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Elderly

EMS training as an alternative form of training for the elderly

Based on EMS research done by Wolfgang Kemmler
and Simon von Stengel (2010 – 2012)

It is generally known and extensively researched that the most effective way to fight the natural and age-related decline of muscle mass and function is a physically active lifestyle, and most importantly, participation in regular exercise. However due to physical limitations, lack of time or lack of motivation, a large number of elderly participants are either unable or unwilling to perform (intense) corresponding resistance training.

RESEARCH DESCRIPTION AND OUTCOME

In most of their research on EMS training, Kemmler and von Stengel assessed the effects of whole body EMS training on strength parameters and body composition/muscle mass in elderly subjects. Thirty postmenopausal females (average age 65, ± 5 years), participants of a year-long study in high-intensity resistance training, performed 20-minute EMS training sessions for a period of 14 weeks. Significant positive effects were observed:

  • Body fat reduced
  • Strength increased
  • Power increased

Adding validity to their findings from their study done with postmenopausal females, the researchers did another study, testing even more parameters. For the second study, 28 untrained males (65-75 years old) were tested on their physical capacity and changes in body composition before and after EMS training. After 14 weeks of EMS training, the test results for the 28 males also showed significant positive effects:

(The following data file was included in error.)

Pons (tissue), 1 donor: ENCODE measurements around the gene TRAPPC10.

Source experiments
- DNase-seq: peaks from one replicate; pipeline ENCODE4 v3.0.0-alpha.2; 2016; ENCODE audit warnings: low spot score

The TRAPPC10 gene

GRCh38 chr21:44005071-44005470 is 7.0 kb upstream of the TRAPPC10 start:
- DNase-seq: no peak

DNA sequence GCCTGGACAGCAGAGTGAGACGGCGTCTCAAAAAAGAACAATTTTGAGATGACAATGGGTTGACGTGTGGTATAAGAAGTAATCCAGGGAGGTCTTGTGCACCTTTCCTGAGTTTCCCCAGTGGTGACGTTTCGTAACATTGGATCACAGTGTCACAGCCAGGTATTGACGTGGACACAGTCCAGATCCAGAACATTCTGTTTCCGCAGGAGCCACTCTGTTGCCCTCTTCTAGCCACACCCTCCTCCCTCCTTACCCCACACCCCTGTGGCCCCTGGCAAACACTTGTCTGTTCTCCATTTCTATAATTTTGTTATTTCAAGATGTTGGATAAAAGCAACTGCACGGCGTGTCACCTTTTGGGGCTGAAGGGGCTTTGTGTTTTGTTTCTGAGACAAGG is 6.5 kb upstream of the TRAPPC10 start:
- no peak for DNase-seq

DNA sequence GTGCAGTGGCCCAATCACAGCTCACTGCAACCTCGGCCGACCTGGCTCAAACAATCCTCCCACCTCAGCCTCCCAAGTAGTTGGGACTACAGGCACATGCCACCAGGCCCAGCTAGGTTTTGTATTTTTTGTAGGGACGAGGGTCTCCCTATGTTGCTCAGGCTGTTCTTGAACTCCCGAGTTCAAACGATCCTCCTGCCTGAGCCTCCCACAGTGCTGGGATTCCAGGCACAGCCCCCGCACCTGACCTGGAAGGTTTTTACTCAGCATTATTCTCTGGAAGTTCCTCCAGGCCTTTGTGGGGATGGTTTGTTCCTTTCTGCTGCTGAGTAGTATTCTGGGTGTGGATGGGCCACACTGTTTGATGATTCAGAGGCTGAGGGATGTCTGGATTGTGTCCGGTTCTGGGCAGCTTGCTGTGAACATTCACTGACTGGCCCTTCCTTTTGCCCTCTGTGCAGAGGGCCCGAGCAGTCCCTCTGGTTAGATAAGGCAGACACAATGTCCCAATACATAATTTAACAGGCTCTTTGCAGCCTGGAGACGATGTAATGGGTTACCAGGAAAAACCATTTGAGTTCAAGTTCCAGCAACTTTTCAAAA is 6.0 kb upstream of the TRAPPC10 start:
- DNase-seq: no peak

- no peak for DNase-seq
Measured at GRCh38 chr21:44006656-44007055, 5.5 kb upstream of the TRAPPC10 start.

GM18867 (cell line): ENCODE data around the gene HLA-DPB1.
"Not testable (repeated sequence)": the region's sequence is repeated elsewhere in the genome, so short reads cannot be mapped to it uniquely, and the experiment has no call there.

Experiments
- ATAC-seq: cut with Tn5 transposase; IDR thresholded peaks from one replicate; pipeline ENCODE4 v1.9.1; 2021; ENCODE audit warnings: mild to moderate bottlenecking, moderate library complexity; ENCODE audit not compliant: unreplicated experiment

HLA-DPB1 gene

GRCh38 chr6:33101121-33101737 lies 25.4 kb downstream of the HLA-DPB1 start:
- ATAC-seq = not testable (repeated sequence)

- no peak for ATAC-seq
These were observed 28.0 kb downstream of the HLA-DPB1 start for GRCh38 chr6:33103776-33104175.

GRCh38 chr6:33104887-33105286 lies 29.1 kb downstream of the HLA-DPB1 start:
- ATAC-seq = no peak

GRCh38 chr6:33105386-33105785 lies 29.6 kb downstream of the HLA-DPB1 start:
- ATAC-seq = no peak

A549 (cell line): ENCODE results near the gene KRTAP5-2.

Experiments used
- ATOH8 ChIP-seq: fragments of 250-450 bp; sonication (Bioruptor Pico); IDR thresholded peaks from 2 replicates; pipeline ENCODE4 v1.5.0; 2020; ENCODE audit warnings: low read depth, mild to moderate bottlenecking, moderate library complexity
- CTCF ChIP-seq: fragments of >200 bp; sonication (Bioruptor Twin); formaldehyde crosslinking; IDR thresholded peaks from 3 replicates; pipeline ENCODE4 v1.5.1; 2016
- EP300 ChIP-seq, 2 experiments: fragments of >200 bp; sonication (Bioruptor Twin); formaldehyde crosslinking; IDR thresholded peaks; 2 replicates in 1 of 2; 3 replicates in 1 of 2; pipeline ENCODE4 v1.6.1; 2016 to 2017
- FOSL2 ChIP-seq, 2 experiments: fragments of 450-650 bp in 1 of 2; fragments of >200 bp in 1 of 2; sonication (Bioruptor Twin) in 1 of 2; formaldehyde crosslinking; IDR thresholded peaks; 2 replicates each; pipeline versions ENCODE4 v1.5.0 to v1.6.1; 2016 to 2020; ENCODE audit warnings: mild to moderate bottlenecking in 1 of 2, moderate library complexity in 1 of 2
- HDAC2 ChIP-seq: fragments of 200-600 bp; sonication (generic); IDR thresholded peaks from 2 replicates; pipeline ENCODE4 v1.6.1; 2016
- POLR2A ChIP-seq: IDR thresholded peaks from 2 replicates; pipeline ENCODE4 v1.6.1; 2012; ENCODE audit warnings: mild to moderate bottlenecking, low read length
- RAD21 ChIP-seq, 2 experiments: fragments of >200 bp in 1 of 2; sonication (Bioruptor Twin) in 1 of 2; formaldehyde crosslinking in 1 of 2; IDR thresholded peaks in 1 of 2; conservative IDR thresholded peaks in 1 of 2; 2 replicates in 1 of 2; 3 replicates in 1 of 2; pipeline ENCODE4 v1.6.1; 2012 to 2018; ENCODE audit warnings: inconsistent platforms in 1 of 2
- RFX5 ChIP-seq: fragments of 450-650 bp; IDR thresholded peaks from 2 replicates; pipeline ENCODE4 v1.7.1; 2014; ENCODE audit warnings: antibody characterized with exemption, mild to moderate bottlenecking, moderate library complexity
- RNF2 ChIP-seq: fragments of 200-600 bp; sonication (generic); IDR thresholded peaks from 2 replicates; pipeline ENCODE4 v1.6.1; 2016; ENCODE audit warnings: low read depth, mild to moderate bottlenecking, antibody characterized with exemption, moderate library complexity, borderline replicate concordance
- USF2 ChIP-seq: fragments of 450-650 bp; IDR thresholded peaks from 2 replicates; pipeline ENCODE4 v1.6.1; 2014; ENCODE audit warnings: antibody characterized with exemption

• Muscle mass increased
  • Body fat reduced
  • Waist circumference reduced
  • Strength increased
  • Power increased
  • Aerobic capacity increased

The results of this research indicate the effectiveness of EMS training for people 60 years and older and offers an attractive alternative method of training. Being able to perform risk-free strength training beyond age-related barriers, EMS training proved to be effective for females and males respectively. Both study groups showed improvements in body composition (body fat, muscle mass, waist circumference), as well as in physical capacity (strength, power and aerobic capacity).

CONCLUSION

The study results show EMS training can be used by most age groups and can help people improve their body composition as well as their physical capacity. In conclusion of their findings, the researchers stated the following: “… to our best knowledge, we are not aware of conventional exercise studies that reported comparably favourable changes of body fat and free fat mass. The results are remarkable especially considering the short duration…” 

W. Kemmler & S. von Stengel (Institute of Medical Physics, Friedrich-Alexander University)
The EMS research findings showed whole body EMS training counters back pain in a very effective way. The researchers concluded that electrical stimulus activates the major muscle groups and also, more importantly, the deeper muscle groups which are difficult to activate through conventional training methods.